The holidays can be stressful even without having to travel. Traveling around holiday time can amp up your stress levels, especially if you’ve got a family of your own. Manage your holiday stress by planning ahead and getting things taken care of well in advance before you leave. Do what you can to make your travels pleasant and safe. When traveling with kids, take special considerations for their needs. While the holidays may be stressful, do what you can to lower that stress as much as possible.
Write lists. You might think, “There’s no way I’ll forget that!” and yet, under stress, you may forget even the most basic things. Write a list of what needs to be bought, packed, accomplished, and arranged before you leave. Start well in advance so you don’t get stuck doing loads of laundry the day you leave.
Let someone else look over the list to make sure that you haven’t forgotten anything.
Put reminders where you need them. For example, write a list of bathroom items you need and put it on your bathroom mirror so that you can collect all of the items at once.
Put sticky notes onto necessary items you need to bring or put a list of things you need on the door.
Make arrangements ahead of time. If you need to find a pet sitter, do this well before you leave on your trip. If you are running out of your prescription medication, get a refill prior to leaving. Take stock of any arrangements that must be made before you leave for your trip and take care of them before you go. It’s best to take care of any details before traveling so you don’t have to think about them while you are away.
Pay your bills and run any errands that are vital before leaving.
Organize your things. You might be packing your stuff, your children’s things, and gifts for other people. Staying on top of that many things can be difficult, so use a bit of organization. Pack your suitcase with clothes ahead of time and make sure everything fits well. Chose simple, lightweight clothing and fold your clothes in a way that saves space in your suitcase. Decide whether to wrap the presents before or after traveling.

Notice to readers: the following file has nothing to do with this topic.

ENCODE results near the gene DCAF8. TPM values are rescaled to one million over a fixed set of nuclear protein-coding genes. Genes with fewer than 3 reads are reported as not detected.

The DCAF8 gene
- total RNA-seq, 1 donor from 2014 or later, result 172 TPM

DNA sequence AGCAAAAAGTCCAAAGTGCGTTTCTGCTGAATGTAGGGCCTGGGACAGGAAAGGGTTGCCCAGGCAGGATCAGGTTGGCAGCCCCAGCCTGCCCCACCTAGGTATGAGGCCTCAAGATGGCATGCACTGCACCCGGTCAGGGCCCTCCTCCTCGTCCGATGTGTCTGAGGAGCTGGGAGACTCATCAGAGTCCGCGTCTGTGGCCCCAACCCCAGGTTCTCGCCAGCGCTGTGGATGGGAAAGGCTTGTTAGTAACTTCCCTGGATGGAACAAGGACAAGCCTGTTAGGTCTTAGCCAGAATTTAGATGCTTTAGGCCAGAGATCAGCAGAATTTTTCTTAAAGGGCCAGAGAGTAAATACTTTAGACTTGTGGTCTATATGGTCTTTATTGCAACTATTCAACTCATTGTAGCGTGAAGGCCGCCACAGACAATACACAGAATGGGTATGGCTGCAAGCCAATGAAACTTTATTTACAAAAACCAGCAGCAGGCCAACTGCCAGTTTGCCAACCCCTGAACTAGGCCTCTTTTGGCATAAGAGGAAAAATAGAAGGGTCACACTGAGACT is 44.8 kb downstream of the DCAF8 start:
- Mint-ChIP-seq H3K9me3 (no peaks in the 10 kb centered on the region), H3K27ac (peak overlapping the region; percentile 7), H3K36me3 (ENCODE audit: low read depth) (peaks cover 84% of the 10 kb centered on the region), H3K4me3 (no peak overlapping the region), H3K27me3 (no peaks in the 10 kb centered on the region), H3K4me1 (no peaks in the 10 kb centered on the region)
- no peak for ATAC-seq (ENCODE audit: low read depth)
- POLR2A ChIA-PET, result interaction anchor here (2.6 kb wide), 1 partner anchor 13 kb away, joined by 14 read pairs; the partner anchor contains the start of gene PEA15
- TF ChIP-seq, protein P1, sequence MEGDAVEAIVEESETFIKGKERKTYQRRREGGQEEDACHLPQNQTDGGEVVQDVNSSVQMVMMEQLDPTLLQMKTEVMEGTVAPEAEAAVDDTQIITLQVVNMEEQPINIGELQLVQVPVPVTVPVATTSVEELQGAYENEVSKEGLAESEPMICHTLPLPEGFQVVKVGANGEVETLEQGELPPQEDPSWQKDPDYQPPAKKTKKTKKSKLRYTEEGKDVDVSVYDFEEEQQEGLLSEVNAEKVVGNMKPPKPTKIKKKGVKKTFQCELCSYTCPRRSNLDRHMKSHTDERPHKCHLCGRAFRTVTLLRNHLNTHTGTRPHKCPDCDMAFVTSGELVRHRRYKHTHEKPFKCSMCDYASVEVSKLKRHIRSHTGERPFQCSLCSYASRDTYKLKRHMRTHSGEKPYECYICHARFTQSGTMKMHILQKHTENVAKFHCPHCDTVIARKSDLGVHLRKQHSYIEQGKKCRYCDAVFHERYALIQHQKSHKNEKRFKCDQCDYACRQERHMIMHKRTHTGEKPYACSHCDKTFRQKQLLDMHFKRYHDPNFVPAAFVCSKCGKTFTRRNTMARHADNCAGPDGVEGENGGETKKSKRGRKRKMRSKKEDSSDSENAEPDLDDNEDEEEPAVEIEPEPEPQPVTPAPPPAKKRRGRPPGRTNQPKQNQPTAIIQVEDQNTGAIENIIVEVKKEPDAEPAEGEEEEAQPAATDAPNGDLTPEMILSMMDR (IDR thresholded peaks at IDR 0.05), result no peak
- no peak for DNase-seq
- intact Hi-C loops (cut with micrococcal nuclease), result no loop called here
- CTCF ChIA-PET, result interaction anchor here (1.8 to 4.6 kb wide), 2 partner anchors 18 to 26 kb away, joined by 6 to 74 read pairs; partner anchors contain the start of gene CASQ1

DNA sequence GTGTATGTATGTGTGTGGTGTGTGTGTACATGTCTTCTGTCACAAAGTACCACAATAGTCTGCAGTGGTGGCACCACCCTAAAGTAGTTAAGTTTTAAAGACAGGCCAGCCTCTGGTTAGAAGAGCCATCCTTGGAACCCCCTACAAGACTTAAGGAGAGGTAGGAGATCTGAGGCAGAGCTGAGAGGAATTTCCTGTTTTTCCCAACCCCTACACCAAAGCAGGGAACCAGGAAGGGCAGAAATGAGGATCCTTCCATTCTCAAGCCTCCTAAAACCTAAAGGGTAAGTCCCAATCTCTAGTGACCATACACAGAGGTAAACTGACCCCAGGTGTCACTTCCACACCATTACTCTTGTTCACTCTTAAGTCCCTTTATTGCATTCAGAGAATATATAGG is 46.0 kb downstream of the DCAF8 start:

If you’re traveling in a car, consider having a bag within reach with certain items you may want or need on your journey.
For heavy or bulky items, such as shoes or coats, choose one to take. Make sure the rest of your clothing matches this one item.
Plan for likely hazards. If you’re on a schedule (like catching a bus, train, or airplane), plan for potential hazards to getting there. Plan ahead for traffic, running late, or toddler tantrums. Especially if you are traveling with children, prepare for any emergencies by having snacks, a change of clothes, and any other necessary items that might come in handy while traveling.
Whether you’re on an airplane or in a car, have snacks for any passengers that may get grumpy without food. Avoid sweets, as blood sugar spikes and crashes can make people grumpy.
Bring clothing for various temperatures, and plan to layer. Even if it might be hot at your destination, bring a sweater in case there is air conditioning or a cold breeze.
Choose flights (or airlines) with minimal delays. If you’re traveling around holiday time, opt for airlines that aren’t known for lengthy delays or canceled flights. If you find a flight with a very short layover, opt for a longer layover (or pay a bit extra for a direct flight) in order to avoid the hassle of potentially missing a flight.